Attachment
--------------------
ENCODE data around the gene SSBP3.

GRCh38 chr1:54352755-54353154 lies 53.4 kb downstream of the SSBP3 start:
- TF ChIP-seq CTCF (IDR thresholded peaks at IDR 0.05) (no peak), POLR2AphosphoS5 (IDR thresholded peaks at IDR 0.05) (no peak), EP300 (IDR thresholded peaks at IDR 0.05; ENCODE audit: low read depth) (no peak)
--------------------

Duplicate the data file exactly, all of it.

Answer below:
ENCODE data around the gene SSBP3.

GRCh38 chr1:54352755-54353154 lies 53.4 kb downstream of the SSBP3 start:
- TF ChIP-seq CTCF (IDR thresholded peaks at IDR 0.05) (no peak), POLR2AphosphoS5 (IDR thresholded peaks at IDR 0.05) (no peak), EP300 (IDR thresholded peaks at IDR 0.05; ENCODE audit: low read depth) (no peak)